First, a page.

Sudanese-British business mogul and philanthropist, Mo Ibrahim, says people outside Africa are those that fuel the much talked about corruption on the continent.
He was speaking exclusively to Africanews’ Armelle Nga on the sidelines of the 2nd Africa Convergence summit held in the Moroccan city of Casablanca. Ibrahim who is founder and chair of the Mo Ibrahim foundation was a guest speaker.
Whiles admitting that there is corruption in Africa as is the case the world over, Ibrahim, 71, slams corrupt business practices which cause the continent to lose huge sums of money whiles people continue to live in poverty.
What about profit shifting, mis-pricing ? There is a whole lot of corruption around us. What about anonymous companies? Companies whose official ownership is not known, where people hide their stolen money.
“I think the corruption of Africa is taken totally out of context, Africa is no more corrupt than any other place around us. For every African leader who was corrupt, we have a 1000 European, American, Chinese business people who are corrupt, where are those guys?
“Why only talk about African corruption. What about the Chinese corruption, American corruption and European corruption? We need to be really fair in looking at this issue of corruption. What about companies not paying taxes in Africa?
“What about profit shifting, mis-pricing ? There is a whole lot of corruption around us. What about anonymous companies? Companies whose official ownership is not known, where people hide their stolen money.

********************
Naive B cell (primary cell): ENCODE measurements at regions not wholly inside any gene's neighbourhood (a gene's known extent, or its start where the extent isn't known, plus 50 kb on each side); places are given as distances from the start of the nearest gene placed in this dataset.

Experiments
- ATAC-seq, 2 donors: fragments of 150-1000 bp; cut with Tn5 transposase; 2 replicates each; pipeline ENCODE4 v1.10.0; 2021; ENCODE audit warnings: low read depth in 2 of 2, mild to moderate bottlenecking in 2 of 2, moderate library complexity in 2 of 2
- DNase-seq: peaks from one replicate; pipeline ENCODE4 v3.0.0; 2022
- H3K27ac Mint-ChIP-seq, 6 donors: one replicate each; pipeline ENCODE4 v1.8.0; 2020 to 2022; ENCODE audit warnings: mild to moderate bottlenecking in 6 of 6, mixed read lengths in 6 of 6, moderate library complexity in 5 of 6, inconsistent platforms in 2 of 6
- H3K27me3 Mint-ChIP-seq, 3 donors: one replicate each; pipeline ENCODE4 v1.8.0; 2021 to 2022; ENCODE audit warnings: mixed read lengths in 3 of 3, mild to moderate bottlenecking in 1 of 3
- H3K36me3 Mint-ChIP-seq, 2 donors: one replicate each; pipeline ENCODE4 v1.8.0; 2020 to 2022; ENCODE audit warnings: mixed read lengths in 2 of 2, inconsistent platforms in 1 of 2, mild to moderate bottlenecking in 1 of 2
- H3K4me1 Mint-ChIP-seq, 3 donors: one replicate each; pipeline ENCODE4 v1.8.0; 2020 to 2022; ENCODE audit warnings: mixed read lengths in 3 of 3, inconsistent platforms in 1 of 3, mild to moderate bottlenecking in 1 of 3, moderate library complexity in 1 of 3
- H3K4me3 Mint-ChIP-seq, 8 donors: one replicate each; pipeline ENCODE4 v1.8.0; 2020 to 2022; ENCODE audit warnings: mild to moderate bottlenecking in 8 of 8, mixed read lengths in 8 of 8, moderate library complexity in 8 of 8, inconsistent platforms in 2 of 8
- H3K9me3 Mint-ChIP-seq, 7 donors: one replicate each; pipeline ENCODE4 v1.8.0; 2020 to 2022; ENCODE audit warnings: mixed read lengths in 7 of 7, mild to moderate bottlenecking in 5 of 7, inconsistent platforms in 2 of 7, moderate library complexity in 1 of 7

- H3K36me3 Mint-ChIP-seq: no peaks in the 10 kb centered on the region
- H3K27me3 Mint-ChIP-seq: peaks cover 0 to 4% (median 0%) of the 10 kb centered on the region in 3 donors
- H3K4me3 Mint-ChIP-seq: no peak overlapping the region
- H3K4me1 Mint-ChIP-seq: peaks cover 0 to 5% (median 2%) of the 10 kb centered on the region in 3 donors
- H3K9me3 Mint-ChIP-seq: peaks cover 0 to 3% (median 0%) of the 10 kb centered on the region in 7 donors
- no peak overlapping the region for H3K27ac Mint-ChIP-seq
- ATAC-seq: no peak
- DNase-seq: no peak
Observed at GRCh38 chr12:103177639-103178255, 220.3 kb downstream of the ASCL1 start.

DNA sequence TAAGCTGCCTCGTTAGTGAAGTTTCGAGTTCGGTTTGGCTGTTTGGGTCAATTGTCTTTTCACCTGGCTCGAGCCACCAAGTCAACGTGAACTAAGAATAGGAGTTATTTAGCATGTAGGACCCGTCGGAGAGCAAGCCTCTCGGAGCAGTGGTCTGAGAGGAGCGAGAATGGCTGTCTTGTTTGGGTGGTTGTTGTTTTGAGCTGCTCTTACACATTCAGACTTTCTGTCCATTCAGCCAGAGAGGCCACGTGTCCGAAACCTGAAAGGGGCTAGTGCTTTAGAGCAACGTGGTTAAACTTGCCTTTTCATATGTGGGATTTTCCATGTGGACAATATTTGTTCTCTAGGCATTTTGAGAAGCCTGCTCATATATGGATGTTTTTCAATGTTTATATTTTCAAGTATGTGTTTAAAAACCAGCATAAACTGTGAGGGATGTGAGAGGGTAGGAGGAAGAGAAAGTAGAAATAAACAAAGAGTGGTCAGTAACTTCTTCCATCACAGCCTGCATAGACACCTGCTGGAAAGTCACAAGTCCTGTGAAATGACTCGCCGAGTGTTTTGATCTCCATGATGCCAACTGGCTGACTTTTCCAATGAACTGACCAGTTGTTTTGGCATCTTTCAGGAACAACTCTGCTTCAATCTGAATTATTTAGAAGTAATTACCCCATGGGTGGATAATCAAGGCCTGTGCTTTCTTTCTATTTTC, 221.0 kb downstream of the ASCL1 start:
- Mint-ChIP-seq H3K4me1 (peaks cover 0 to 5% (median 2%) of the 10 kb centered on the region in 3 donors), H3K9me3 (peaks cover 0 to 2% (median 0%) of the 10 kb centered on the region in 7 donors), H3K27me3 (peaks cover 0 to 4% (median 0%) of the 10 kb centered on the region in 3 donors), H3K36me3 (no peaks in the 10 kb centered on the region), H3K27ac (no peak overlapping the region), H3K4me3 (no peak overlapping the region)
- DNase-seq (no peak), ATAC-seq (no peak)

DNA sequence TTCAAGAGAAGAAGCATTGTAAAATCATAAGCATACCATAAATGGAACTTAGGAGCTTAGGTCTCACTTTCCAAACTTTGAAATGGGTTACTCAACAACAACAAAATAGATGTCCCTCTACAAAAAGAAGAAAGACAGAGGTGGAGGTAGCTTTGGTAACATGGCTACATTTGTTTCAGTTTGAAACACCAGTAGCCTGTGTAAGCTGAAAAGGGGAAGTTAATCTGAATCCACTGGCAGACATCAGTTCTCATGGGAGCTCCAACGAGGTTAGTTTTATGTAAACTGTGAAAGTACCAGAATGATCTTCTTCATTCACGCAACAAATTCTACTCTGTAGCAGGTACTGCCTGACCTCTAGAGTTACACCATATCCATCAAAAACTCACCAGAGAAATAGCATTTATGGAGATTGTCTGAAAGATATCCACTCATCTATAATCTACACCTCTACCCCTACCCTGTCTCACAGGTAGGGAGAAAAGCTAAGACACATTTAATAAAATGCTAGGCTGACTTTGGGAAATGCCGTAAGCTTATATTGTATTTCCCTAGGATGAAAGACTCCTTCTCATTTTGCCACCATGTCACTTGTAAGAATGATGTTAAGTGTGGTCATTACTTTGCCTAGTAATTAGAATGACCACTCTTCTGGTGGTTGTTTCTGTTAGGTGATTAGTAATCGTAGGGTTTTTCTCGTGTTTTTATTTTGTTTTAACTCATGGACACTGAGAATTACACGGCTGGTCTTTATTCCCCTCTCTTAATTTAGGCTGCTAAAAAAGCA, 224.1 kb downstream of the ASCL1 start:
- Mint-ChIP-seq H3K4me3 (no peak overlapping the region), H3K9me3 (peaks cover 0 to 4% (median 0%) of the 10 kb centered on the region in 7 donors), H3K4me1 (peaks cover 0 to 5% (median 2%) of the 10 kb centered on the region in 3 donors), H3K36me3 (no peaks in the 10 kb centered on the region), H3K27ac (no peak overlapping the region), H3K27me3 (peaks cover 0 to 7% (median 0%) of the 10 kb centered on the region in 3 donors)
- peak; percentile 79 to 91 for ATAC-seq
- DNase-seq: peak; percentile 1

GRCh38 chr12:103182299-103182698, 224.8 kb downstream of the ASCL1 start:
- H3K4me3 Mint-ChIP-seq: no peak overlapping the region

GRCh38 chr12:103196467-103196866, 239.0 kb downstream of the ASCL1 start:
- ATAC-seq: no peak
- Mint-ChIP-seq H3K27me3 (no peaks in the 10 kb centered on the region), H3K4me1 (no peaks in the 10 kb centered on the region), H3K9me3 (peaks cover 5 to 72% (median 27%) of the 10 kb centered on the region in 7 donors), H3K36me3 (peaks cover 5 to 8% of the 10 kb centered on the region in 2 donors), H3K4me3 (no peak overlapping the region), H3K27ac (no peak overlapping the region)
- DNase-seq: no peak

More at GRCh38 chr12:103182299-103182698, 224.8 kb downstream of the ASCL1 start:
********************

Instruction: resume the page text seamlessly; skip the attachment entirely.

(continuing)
“All that are issues of corruption, so all that need to be discussed and let’s get away from the scenario that only African leaders have a monopoly of corruption is not true,” he asked.
His corruption stance has thus far been consistent after he made similar comments in April 2017 during the Ibrahim governance forum held in Marrakech. His foundation which was founded over a decade ago, focuses on the importance of governance and leadership on the continent.
The Ibrahim Prize for Achievement in African Leadership is an award scheme which celebrates African leaders who demonstrate exceptional leadership. It has, however, failed to produce a winner for 2015 and 2016. In February 2017, the Prize Committee chairman, Dr Salim Ahmed Salim, said the second successive failure to name a winner was due to the high standards and criteria the award holds.
Just as there was no winner for 2015 and 2016, there were no winners for four previous years – 2009, 2010, 2012 and 2013. Since the $5m prize was launched it has been awarded four times. The previous laureates are:
- Joaquim Chissano of Mozambique (2007).
- Festus Mogae of Botswana (2008)
- Pedro Pires of Cabo Verde (2011)
- Hifikepunye Pohamba of Namibia (2014)
Nelson Mandela was the inaugural Honorary Laureate in 2007. The prize money is spread over 10 years, with an additional $200,000 a year for life.